Although she has heard a new drug to treat spinal muscular atrophy type 1 has helped children walk again, Dublin resident Annette Reed just hopes the drug will maintain the limited mobility her daughter, Madison, already has.

Madison was diagnosed between 7 and 9 months old with type 1 SMA, a genetic disease that affects the portion of the nervous system controlling voluntary muscle movement.

Now 20, Madison is unable to walk and uses a wheelchair. She maintains a social life via Facebook, Twitter and online games, Reed said.

Because Madison maintained movement of her thumbs, she can use a computer with a special mouse and an onscreen keyboard with word prediction software.

Madison began taking Spinraza on March 21. It is the first drug the Federal Drug Administration approved for SMA. The drug, which has a biologic name of nusinersen, is administered into the spine.

Reed said whereas many people wouldn't notice any change in her daughter, she has.

"It's definitely an improvement," she said.

Madison's movements and strength have not regressed, and her breathing also has improved, Reed said.

As an infant, Madison was never able to stand up, walk, sit up or roll over, Reed said.

She began talking however, before she was a year old, although now she is unable to annunciate certain sounds.

Madison also requires breathing treatments to help her cough, because she is unable to do so on her own.

Reed said she hopes the new drug will help her daughter maintain what leg strength she has and maintain the mobility in her right arm to allow her to continue using the computer.

Dr. John Kissel, director of the spinal muscular atrophy department at Nationwide Children's Hospital, has worked with Madison for about 15 years.

He said he has found Madison and her family's ability to deal with the disabling and challenging disease "unbelievable."

"They've dealt with something that few people have to deal with, and they've done it with grace and dignity," Kissel said.

Spinraza was approved by the FDA in December 2016 and represents a significant step forward for those diagnosed with SMA, Kissel said.

One of the big hopes for the drug is that it will prevent the worsening of the conditions of patients like Madison and those who have lived with SMA for a long time. Still, it is too early to tell how effective the drug is, because improvements would need to occur over a long period of time, he said.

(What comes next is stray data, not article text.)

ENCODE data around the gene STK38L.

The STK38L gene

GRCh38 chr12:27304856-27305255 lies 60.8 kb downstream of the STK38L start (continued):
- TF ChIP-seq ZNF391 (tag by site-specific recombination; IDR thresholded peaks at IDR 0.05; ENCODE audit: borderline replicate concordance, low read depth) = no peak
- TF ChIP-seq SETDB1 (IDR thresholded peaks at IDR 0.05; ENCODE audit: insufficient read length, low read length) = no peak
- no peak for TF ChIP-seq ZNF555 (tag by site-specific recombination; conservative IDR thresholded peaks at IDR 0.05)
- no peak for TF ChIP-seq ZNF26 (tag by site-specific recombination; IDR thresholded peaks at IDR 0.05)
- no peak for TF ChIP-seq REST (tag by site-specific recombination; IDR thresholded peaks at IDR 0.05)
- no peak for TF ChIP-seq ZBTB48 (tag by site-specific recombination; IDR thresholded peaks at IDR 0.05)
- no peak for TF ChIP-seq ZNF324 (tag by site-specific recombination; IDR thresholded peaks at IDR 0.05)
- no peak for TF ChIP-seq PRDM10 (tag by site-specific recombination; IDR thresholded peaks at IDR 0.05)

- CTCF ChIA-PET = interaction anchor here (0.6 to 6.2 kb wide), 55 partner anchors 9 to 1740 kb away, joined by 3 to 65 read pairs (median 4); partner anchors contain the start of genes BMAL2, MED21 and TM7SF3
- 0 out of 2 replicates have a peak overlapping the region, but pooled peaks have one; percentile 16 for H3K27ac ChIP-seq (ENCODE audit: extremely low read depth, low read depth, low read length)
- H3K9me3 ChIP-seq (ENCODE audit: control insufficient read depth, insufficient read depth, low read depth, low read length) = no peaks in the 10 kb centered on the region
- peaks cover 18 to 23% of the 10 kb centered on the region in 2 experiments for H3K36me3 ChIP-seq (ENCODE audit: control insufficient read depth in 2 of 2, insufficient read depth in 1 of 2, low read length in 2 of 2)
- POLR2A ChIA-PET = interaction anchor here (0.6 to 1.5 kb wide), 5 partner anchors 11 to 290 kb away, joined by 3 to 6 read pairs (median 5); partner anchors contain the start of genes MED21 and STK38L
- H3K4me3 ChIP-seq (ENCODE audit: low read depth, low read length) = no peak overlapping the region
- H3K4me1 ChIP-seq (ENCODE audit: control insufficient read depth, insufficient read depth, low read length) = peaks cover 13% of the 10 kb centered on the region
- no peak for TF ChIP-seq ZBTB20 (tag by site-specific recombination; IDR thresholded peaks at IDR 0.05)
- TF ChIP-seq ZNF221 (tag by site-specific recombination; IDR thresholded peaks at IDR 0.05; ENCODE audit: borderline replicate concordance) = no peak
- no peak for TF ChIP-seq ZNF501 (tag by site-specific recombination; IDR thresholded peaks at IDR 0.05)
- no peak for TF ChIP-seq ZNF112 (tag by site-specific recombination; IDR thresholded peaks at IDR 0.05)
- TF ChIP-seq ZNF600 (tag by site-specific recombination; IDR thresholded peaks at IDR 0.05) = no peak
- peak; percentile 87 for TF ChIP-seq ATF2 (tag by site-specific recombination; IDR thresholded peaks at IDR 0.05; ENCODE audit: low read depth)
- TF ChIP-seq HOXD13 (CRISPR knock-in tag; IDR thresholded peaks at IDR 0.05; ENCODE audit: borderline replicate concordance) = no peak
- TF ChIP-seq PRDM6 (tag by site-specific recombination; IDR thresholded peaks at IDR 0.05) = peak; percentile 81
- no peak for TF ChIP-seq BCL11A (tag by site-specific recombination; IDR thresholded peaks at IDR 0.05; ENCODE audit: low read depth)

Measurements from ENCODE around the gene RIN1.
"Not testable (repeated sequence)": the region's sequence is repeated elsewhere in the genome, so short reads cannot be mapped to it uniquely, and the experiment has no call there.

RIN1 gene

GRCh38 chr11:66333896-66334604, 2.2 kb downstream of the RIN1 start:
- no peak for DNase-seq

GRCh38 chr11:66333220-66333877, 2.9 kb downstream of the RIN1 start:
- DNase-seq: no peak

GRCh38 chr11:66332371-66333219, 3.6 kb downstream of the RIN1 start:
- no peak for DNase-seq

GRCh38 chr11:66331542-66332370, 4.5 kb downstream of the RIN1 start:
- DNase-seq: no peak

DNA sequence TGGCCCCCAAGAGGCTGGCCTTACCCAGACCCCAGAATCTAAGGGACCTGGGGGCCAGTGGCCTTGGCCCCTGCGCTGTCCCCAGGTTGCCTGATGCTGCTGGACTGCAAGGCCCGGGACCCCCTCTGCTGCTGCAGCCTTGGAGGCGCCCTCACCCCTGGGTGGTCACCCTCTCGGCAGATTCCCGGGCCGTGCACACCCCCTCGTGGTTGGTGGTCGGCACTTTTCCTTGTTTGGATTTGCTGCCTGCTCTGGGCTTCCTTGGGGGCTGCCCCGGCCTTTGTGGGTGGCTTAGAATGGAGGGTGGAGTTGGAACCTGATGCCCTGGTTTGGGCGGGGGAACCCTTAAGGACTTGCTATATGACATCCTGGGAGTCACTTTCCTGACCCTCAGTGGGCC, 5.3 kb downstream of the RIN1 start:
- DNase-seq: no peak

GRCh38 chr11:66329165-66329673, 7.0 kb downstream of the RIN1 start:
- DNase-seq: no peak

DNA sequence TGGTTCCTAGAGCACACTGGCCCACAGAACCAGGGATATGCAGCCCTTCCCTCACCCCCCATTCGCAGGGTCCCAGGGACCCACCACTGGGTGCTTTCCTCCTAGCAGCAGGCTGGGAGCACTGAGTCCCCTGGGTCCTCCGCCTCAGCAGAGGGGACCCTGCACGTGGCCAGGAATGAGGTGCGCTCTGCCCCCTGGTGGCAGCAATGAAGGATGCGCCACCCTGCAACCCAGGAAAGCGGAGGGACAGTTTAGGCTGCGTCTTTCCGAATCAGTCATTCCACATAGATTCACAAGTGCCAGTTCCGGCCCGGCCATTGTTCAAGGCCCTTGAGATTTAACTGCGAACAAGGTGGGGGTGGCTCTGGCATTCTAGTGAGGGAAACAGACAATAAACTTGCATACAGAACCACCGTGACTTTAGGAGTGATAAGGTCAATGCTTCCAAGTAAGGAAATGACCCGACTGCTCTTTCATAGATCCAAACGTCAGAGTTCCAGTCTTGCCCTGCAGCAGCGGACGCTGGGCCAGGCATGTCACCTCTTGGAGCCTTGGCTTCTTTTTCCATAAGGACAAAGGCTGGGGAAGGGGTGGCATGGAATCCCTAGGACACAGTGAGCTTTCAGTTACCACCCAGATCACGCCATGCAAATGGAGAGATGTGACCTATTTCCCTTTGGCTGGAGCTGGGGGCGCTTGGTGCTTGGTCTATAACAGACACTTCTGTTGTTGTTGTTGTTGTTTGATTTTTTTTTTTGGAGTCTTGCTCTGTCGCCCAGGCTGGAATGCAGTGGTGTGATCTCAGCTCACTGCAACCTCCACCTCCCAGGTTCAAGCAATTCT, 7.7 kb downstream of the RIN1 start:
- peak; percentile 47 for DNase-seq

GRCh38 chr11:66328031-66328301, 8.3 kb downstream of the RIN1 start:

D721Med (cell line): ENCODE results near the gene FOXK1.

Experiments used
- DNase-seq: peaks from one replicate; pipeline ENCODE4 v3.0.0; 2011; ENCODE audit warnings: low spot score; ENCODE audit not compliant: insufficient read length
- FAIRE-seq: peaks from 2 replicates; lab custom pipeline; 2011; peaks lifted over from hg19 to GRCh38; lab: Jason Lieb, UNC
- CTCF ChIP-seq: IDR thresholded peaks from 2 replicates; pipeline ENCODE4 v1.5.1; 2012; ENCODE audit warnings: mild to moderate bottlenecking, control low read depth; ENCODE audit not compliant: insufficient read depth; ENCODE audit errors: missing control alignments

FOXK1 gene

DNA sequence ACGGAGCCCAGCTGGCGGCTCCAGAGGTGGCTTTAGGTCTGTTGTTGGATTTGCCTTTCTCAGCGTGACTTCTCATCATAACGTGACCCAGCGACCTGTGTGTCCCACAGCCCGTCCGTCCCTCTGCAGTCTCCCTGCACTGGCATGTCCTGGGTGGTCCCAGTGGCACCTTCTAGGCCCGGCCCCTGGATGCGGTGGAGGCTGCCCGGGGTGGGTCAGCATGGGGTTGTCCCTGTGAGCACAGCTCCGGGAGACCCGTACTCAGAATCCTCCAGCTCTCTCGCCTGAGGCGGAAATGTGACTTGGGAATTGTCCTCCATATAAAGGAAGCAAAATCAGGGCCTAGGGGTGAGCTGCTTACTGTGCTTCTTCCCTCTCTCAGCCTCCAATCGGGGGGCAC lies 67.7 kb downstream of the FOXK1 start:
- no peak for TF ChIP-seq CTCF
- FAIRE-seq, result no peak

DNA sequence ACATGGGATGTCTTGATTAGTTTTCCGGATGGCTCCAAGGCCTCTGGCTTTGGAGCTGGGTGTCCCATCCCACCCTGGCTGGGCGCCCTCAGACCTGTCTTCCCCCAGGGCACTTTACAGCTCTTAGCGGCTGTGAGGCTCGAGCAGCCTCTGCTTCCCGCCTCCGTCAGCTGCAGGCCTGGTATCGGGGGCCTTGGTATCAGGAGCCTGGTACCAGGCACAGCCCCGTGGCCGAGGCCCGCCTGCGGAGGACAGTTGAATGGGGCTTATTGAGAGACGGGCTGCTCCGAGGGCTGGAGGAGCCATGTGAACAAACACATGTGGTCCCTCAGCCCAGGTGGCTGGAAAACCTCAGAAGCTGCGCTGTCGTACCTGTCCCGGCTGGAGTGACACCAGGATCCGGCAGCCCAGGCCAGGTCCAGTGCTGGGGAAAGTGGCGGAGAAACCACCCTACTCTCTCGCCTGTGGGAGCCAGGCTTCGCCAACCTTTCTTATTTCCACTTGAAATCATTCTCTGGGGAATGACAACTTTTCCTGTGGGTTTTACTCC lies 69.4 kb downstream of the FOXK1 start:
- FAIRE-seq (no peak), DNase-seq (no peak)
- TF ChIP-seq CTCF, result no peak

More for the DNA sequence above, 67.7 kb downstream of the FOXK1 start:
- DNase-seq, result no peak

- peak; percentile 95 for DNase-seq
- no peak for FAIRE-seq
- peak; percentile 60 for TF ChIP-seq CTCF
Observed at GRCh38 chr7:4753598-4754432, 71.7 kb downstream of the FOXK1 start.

Spinraza also could have a role in how SMA is diagnosed, Kissel said.

Patients with type 1 SMA typically show symptoms within the first six months of life, he said, but diagnoses often take another three to six months because the patients are initially thought to have milder cases of SMA, he said.

Biopsies and electrodiagnostic studies are used to diagnose patients, but some within the medical community have pushed to do neonatal screenings as well, Kissel said.

Because Spinraza is now an FDA approved medication for type 1 SMA, Kissel said he believes that will help neonatal screening become a reality.

For Reed, what could be seen as small physical abilities to some are major victories for her daughter.

Since beginning the drug regimen, Madison hasn't tired as easily, Reed said.

She can breathe without the help of her bilevel positive airway pressure machine, which delivers pressurized air through a mask, for longer periods. She can sing bits of songs and maintain enough facial control to smile.

Madison's aunt, Michelle Worrellia, said her niece waited 20 years to see a drug come along that could treat her disease.

"She is all-girl to the max, and I would never trade her for any other kid," Worrellia said. "She made her own self through this journey in life."


Madison Reed is all smiles April 18 after her third injection of Spinraza, the first FDA-approved drug to treat type 1 spinal muscular atrophy.